German Foreign Minister Guido Westerwelle has arrived in Mali for talks about European efforts to help the country's weak interim government. The visit comes amid talks of an African-led military intervention in Mali.
Westerwelle began his trip in Senegal late Wednesday, and travelled on to Mali's capital Bamako Thursday. He is scheduled to meet leaders of Mali's transitional government, which is under mounting pressure to regain control of nearly two-thirds of the country from Islamist insurgents.
The al Qaeda linked insurgents used a power vacuum created by a military coup in March to gain control over the north.
The Foreign Ministry said that Westerwelle would use talks with with Interim President Dioncounda Traore, Prime Minister Cheick Modibo Diarra and Foreign Minister Tieman Coulibaly to deliever the message that "we stand in solidarity alongside Mali to resolve the crisis."
Westerwelle's visit to the region comes as the African Union, the Economic Community of West African States (ECOWAS) and the United Nations are meeting in Bamako to discuss a possible African-led military intervention to take back the rebel-held areas in Mali.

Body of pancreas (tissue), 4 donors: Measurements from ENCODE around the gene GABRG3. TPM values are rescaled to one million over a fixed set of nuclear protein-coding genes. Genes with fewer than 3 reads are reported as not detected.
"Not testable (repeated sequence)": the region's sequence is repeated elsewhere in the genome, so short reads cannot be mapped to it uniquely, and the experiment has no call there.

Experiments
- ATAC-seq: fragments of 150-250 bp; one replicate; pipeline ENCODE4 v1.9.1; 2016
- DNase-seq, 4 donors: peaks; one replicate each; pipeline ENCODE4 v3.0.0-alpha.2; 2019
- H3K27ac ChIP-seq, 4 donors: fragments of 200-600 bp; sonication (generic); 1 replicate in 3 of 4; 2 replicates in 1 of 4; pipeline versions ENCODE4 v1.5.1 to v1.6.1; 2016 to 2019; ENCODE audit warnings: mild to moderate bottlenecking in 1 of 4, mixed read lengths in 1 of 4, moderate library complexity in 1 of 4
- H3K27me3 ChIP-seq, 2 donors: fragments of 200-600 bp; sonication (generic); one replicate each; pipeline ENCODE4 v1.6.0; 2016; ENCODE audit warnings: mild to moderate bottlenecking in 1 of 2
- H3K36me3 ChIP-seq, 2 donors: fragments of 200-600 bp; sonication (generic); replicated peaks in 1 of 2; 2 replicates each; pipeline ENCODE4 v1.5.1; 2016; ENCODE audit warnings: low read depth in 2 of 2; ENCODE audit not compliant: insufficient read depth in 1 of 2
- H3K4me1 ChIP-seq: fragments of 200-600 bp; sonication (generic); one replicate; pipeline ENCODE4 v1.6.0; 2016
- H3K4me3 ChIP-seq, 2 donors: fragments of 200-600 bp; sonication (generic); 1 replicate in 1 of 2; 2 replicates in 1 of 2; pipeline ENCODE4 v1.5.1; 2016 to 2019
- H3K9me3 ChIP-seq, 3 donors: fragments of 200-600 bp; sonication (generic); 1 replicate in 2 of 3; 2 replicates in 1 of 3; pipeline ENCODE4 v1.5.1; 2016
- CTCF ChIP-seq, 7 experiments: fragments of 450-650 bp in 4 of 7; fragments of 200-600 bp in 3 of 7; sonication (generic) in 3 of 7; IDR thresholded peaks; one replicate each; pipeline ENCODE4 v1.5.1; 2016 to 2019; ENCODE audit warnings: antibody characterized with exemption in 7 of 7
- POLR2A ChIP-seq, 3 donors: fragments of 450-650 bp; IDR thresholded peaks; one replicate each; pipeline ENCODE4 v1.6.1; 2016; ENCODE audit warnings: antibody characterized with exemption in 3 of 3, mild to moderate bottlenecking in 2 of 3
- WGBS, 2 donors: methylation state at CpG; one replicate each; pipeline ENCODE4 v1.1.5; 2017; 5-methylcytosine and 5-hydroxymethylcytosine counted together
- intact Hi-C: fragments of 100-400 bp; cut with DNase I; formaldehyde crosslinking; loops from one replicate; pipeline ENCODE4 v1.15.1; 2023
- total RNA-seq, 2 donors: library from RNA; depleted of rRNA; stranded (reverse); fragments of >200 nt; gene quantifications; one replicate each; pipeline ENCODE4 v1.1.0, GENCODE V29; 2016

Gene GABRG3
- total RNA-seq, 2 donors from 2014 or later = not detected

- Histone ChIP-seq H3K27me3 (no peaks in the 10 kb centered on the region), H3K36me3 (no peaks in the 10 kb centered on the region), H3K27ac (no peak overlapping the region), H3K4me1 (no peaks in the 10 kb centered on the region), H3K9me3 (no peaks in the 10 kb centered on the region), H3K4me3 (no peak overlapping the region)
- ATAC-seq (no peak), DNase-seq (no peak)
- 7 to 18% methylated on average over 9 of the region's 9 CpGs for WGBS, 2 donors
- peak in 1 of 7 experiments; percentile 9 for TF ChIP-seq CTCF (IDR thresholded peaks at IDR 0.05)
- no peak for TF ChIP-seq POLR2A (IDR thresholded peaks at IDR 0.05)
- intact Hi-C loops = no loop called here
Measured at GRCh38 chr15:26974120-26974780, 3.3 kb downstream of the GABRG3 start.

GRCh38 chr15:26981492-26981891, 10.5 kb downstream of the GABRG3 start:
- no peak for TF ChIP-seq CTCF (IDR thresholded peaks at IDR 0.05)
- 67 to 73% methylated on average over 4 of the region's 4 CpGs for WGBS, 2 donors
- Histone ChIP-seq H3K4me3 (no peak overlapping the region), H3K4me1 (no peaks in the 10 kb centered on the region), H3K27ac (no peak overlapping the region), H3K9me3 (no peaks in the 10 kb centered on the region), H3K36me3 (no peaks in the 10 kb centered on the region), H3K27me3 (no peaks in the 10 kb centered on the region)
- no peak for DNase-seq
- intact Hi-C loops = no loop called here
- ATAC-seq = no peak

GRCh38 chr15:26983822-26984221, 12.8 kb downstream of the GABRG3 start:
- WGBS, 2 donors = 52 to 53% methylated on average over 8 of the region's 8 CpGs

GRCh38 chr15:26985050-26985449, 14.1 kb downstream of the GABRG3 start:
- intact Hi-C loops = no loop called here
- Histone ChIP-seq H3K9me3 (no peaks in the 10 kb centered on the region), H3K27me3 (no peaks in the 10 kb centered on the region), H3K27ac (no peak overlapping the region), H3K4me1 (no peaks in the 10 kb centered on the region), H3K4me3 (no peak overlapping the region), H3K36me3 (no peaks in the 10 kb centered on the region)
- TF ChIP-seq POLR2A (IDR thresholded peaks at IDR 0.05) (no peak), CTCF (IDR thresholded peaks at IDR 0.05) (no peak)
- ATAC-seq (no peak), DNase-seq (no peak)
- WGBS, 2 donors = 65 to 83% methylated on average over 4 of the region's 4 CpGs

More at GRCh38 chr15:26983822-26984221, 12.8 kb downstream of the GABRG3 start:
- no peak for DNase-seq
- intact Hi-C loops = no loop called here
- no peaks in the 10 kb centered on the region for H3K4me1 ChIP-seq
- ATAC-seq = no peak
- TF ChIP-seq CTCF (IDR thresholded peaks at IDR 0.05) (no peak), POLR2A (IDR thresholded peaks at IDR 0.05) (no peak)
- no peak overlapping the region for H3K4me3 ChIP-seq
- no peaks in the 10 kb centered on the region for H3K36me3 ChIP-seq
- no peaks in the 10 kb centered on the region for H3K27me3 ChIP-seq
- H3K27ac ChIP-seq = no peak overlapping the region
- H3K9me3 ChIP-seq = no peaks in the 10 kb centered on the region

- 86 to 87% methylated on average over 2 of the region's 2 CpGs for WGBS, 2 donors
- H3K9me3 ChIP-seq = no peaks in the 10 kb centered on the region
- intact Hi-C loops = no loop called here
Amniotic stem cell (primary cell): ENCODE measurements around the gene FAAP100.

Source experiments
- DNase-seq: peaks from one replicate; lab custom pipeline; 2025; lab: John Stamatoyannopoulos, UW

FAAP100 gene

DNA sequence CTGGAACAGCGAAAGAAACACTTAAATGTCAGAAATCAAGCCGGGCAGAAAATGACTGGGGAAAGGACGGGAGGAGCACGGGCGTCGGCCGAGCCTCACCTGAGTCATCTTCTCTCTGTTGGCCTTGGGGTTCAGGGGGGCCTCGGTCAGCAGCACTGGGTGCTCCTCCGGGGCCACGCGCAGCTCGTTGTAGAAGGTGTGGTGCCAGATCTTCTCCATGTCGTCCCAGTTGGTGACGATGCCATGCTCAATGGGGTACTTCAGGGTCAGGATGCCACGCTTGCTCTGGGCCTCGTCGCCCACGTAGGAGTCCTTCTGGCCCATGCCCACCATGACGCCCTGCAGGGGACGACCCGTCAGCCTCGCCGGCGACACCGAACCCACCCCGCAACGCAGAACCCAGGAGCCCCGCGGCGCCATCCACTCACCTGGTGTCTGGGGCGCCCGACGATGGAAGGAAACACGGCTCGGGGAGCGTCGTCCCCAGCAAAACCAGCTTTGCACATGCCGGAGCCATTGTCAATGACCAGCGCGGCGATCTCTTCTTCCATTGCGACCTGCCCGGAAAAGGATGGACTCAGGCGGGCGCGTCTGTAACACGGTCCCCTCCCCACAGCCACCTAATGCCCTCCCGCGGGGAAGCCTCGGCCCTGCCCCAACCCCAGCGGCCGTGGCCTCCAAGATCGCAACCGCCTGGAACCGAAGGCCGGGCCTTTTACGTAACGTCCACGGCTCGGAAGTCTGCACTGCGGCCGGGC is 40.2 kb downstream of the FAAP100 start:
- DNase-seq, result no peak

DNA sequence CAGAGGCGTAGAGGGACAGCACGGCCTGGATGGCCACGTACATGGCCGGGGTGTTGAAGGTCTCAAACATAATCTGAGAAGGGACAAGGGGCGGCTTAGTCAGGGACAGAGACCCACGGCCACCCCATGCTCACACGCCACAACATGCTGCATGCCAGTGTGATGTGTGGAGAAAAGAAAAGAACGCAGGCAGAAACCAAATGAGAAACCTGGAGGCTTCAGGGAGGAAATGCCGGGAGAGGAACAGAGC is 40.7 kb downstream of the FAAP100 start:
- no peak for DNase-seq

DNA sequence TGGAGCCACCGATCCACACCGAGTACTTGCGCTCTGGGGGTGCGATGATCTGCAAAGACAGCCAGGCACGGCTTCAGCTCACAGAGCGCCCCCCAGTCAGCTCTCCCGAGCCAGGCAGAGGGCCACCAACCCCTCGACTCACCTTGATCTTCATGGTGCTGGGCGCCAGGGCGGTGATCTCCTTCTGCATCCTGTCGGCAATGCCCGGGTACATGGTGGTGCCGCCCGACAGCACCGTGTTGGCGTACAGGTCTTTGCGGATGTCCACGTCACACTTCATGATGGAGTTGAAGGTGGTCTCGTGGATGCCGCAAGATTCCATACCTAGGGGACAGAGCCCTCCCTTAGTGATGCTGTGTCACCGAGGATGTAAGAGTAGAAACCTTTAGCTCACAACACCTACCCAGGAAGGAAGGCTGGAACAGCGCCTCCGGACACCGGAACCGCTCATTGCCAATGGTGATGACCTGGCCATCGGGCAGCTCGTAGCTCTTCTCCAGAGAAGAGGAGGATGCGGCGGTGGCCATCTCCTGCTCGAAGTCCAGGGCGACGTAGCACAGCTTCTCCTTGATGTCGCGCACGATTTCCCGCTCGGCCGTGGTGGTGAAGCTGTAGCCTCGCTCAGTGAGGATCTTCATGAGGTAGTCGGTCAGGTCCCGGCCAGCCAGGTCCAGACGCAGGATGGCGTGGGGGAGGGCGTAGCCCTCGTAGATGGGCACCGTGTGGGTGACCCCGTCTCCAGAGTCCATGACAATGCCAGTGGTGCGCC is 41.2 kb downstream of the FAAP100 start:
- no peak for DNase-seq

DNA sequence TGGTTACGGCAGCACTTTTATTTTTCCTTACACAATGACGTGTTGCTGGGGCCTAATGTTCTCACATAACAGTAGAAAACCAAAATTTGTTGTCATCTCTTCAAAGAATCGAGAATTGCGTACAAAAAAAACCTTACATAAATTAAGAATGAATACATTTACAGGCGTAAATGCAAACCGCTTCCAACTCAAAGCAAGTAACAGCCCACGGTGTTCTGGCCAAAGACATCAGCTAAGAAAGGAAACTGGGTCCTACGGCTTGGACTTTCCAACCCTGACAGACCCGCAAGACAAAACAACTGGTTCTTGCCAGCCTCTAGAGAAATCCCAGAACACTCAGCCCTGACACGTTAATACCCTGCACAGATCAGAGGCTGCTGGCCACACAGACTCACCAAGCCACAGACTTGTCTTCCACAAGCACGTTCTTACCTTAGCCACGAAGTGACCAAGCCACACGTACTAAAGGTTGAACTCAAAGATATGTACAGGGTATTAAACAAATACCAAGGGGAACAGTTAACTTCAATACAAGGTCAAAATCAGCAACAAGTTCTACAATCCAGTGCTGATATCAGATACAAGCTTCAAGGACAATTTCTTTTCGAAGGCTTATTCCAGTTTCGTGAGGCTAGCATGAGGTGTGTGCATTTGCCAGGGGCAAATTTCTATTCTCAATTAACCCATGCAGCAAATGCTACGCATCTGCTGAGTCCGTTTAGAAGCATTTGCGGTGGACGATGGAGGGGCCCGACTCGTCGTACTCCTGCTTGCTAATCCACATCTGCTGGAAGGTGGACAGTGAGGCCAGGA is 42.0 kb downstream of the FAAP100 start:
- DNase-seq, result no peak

The West African community and the AU have until mid-November to submit a plan to the UN Security Council for 3,300 troops to possibly be deployed to Mali, pending a UN resolution.
While Germany has ruled out sending combat troops in support of such a mission, it has said it could join the European Union in providing training and logistical support to ECOWAS troops.
"A lawless area on the southern edge of the Sahara, where terrorists find their retreat, can endanger also our security,” told reporters in Dakar, prior to his flight to Bamako.
The foreign minister was to return to the Senegalese capital Dakar later in the day for hold talks with the country's president, Macky Sall. On Friday he is to continue on to Nigeria to meet with President Goodluck Jonathan.
hc/pfd (AP, dpa)